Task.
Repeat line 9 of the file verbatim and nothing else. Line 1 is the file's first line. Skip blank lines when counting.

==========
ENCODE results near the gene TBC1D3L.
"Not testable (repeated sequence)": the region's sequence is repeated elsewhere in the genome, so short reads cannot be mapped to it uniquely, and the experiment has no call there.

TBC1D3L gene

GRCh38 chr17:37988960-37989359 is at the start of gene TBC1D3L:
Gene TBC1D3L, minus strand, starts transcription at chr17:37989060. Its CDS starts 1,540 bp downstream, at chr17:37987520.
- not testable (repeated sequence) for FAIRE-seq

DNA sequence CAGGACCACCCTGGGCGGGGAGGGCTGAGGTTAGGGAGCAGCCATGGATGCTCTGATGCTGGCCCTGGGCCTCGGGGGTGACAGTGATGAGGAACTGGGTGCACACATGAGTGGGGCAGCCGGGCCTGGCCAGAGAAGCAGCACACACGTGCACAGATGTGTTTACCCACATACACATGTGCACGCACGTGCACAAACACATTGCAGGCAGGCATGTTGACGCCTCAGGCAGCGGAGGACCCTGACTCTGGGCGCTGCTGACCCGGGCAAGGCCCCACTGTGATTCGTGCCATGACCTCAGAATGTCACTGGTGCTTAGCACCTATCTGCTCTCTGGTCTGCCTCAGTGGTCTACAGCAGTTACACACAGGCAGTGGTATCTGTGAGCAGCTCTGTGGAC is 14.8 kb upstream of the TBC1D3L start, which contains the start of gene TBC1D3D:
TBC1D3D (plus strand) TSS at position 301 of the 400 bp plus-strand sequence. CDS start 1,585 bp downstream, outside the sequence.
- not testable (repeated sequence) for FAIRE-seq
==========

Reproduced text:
- not testable (repeated sequence) for FAIRE-seq